There are also moments of gruesomely effective horror, helped along by Z Nation‘s decision to use some of those new-fangled fast zombies in its apocalypse. Z Nation‘s zombies aren’t just fast on their feet a la Dawn Of The Dead 2004 or 28 Days/Weeks Later: they’re also fast at coming into being, with an average gap of half a second between bite and turn. There’s a scene in episode six of season one – “Resurrection Z” – that uses this double-whammy to chilling effect. Our heroes are trying to escape through a barricaded door at the end of a corridor in a military barracks, with a squash of screaming humans pushing at their backs. A zombie chomps the neck of someone at the far end of the corridor, which sends a Mexican wave of super-angry zombies speeding down the line. The sequence was superbly handled, and I’m not ashamed to admit that it sent a fair few toboggans of adrenalin thundering through my bloodstream.
You can accuse Z Nation of many things, but never of being dull or turgid. The kinetic quest at the show’s heart – Mission Murphy – allows the show to send a postcard from a different town in America each week. It also provides a backbone to the narrative that’s often sorely lacking in The Walking Dead. At any given moment, each and every character on Z Nation knows exactly what they should be doing, and what the team is working towards. There are no farm-based debating societies or tomato-growing competitions to pass the time. Nobody’s trying to win “Best in Show” for their pigs. And if they are, they’re probably radioactive mutant space pigs or something.
The Walking Dead‘s many grand sub-missions and set-pieces – the assault on Woodbury, the long trek to Terminus, the herding of the quarry walkers – are undoubtedly thrilling and engaging, but in many ways they’re giant distractions from the all-roads-lead-to-nothing nihilism at the series’ core. Z Nation may be silly and absolutely bat-shit crazy, but at least it’s taking us somewhere.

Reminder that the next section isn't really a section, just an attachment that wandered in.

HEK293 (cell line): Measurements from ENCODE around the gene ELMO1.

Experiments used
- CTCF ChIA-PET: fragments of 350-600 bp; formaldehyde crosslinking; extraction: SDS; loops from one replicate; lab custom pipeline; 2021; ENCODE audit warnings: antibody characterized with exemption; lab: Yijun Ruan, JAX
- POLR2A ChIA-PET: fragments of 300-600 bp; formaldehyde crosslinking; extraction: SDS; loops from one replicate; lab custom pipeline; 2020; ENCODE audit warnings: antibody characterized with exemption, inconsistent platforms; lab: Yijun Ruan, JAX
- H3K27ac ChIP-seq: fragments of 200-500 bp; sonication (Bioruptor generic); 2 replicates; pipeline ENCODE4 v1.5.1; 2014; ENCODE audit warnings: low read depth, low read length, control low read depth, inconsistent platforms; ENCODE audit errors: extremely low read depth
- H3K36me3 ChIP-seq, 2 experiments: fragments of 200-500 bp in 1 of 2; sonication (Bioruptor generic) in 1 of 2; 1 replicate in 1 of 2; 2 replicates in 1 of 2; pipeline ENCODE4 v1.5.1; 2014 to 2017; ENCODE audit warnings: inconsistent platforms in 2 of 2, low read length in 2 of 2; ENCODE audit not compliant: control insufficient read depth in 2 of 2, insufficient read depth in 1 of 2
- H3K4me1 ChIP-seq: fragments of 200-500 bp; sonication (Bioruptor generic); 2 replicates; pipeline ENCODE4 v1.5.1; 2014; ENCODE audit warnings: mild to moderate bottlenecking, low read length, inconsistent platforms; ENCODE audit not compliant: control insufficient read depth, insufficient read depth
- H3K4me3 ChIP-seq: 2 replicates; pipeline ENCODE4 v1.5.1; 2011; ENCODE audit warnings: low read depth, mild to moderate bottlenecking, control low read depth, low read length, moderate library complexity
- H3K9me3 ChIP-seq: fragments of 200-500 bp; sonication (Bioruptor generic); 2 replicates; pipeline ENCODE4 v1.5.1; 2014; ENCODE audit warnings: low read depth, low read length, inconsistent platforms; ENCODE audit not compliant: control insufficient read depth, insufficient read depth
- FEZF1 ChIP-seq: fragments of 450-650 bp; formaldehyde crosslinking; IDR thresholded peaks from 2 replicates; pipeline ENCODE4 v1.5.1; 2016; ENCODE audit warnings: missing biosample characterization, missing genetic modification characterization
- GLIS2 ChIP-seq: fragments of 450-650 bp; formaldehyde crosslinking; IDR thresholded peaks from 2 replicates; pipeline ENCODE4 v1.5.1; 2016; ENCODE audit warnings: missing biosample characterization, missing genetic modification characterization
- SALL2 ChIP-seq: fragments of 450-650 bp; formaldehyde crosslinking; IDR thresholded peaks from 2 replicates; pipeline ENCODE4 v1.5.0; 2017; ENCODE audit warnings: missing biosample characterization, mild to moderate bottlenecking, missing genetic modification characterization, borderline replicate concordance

Z Nation is not The Walking Dead, but neither does it try to be nor want to be. Besides, there’s surely room enough on earth to accommodate two zombie apocalypses (or should that be apocalypsi?). There’s no need for the two shows to go toe-to-toe.
Z Nation is an insane, hi-octane gorefest that’ll go to town on your funny bone via your adrenal gland, and whisk your brain away on holiday to the outer reaches of imagination; The Walking Dead is a big-budget tour de force that’s filled to the brim with melancholy, menace, thrills, shocks, and moments of great haunting beauty, not to mention character deaths that will stun you and stab you in the memory-bone for weeks on end. They cater for vastly different appetites, and I love them both dearly, despite their flaws.
But if you’re adamant about choosing a winner, and looking for a clincher that’ll set one above the other – once and for all – then I give you this: Z Nation has zombie George RR Martin.
Eat THAT, Robert Kirkman.
May the world stay unceremoniously screwed for another few years, Z Nation. I genuinely can’t wait to see what you’ll do next.